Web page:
“It’s important in life to conclude things properly. Only then can you let go. Otherwise you are left with words you should have said but never did, and your heart is heavy with remorse.”
Life of Pi is a challenging read, but it is a great one nonetheless. Piscine Molitor Patel, known less formally as Pi, is a bookworm who is extremely curious about the world around him. His family owns the dream of every child—a zoo—and because of this, he is able to spend time with goats, hippos, bears, you name it. Beyond the fact that he has a brother that picks on him (can’t let him be a spoiled only child, can we?), his life is relatively good. His parents are open-minded and allow him to practice three religions: Islam, Christianity and Hinduism. All is well for Pi, as he is able to live and be free.
Throughout India, things are not so wonderful. The political changes disrupting the country when Pi turns 16, forces his family to escape to Canada (Of all places… maybe because of the healthcare? Who knows…) With their animals they travel via ship, a vessel named Tsimtsum.
The ship, heavy from the weight of a tiger, zebra, orangutan, and hyena sinks, and Pi is the only survivor. For 227 days, he and the animals sail across the Pacific Ocean.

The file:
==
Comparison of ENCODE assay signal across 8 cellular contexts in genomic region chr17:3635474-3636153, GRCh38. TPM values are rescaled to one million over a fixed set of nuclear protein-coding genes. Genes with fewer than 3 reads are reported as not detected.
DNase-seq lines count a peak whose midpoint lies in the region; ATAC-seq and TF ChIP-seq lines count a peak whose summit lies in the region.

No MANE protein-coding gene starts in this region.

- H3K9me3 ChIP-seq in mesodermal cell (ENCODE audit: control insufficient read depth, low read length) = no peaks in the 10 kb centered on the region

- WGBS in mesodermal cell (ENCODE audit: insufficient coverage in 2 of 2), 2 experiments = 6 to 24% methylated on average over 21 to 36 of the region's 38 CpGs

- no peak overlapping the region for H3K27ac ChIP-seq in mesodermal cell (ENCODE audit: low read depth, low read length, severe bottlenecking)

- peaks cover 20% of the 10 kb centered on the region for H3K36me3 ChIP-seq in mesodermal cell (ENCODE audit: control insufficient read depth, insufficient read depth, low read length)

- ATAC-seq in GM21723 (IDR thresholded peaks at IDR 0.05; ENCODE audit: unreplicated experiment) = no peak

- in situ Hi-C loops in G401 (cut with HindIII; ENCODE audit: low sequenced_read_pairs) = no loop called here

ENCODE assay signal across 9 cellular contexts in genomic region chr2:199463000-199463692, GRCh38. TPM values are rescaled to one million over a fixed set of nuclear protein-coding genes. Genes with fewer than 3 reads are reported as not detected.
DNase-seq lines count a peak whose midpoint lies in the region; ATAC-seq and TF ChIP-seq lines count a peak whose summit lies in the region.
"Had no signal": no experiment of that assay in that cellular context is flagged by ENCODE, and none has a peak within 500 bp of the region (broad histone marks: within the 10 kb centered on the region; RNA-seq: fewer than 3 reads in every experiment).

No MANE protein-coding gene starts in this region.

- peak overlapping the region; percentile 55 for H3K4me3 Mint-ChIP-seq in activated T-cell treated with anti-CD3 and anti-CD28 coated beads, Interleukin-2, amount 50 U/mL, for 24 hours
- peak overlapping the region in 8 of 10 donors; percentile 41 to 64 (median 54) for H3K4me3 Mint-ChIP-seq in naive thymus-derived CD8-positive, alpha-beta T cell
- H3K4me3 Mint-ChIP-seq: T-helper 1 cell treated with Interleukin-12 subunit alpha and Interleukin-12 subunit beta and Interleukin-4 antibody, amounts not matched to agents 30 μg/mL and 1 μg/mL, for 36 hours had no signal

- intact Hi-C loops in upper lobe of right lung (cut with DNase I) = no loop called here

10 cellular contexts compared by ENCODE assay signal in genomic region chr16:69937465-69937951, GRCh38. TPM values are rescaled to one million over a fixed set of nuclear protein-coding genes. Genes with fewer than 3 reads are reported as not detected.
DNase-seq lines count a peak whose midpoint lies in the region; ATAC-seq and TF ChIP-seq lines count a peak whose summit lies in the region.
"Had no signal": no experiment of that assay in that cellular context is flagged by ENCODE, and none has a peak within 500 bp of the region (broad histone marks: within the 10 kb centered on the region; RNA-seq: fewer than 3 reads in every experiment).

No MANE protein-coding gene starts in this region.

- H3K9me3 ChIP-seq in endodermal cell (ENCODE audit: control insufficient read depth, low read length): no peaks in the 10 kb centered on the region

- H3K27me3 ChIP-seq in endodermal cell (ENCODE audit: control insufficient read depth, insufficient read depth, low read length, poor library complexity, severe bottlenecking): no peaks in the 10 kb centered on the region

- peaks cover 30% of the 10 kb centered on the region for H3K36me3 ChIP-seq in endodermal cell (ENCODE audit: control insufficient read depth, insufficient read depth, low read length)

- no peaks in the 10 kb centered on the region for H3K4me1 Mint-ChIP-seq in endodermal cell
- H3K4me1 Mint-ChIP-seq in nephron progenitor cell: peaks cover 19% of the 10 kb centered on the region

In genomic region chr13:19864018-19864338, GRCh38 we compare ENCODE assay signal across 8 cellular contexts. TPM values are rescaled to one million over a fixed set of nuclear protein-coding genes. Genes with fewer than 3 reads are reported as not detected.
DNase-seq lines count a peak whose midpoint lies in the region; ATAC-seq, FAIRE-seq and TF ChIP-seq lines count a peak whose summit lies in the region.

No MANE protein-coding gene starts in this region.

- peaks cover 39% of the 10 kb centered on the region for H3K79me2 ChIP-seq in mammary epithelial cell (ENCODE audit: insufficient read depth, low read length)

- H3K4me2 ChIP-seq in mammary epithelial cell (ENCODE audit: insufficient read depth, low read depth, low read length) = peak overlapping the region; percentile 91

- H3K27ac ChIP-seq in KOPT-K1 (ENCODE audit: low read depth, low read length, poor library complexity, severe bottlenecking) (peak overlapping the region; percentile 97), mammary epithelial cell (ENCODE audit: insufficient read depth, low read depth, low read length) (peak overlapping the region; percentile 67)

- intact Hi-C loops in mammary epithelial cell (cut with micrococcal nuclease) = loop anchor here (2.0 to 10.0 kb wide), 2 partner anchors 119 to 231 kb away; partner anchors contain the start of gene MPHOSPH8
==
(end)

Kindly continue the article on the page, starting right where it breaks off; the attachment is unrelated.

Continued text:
In order to survive situations like this, one must be able to use their natural skills or quickly acquire some, and Pi is able to do so. What makes this book fantastic is not because it reminds people of “Cast Away,” but because it is detailed account of the human spirit and mind. Martel is a religious man, and the book provides constant religious undertones. If you’re not into spirituality, this book likely isn’t for you.
The author does a good job of keeping the reader nose-deep into the work—while it is a challenging read, pushing through this book pushing through provides an accomplished feeling.
For a 16-year-old boy, Pi is deep. He makes you wonder. I give this book 8 out 10.
One More Page is an original RASCAL feature, written by our newest columnist Tania Lanensburg. Keep your eyes peeled, as she’ll be taking you through both contemporaries and classics throughout our future.